Currently, MOC order activity is not widely accessible to market participants. TSX's MOC System will provide equal access to MOC imbalance information, and therefore represents a significant improvement in the transparency of MOC activity without contributing to information leakage and undue market impact costs, which may hinder MOC participation. The MOC System includes a blind MOC Book in order to encourage all liquidity providers to participate in resolving any MOC imbalances. Further, the blind facility may also minimize the potential for "gaming".

 

 

For example, a 500,000-share imbalance on Nortel may seem large when in fact it may have minimal impact on price. Conversely, a 25,000-share Canadian Western Bank imbalance may seem small at first when in fact the impact is likely to be large. The blind book is not conducive to efficient price discovery. Price competition is best encouraged through the disclosure of prices. One of the primary motivations for tightening the bid/ask spread is to procure a larger sized fill. BMO believes that this becomes more difficult when the spread is not visible.

 

 

 

CDP

The commenter notes that the broadcast feature ensures visibility of MOC orders and therefore attracts the interest and participation of the broader market. At the present time, information on most MOC orders tends to be closely held. Participation is effectively limited to a select few. In order to expand the liquidity pool available to MOC orders, a general market broadcast is a necessary but not a sufficient condition to effectively broaden participation.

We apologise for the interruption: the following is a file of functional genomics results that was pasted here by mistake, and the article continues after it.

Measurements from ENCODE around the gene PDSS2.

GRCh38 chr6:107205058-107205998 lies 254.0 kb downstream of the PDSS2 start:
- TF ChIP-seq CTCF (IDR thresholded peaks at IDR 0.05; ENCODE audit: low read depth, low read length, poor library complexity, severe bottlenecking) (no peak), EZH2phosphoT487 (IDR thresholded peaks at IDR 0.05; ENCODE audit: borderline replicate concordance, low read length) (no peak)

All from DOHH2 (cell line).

Agreed.

 

 

The continuous market and blind limit order books together would encourage broader participation and therefore enhance market liquidity. On its own, a single continuous market book used to offset MOC orders would not tap the broad and often deep natural liquidity pools of larger institutional market participants. In order to avoid and/or minimize impact costs and front running, institutional participants are generally unwilling to expose their interest to the market unnecessarily. In effect, the blind limit order book provides a facility, similar to the POSIT matching facility, where institutional investors can participate without the risk of unduly exposing positions and levels of interest.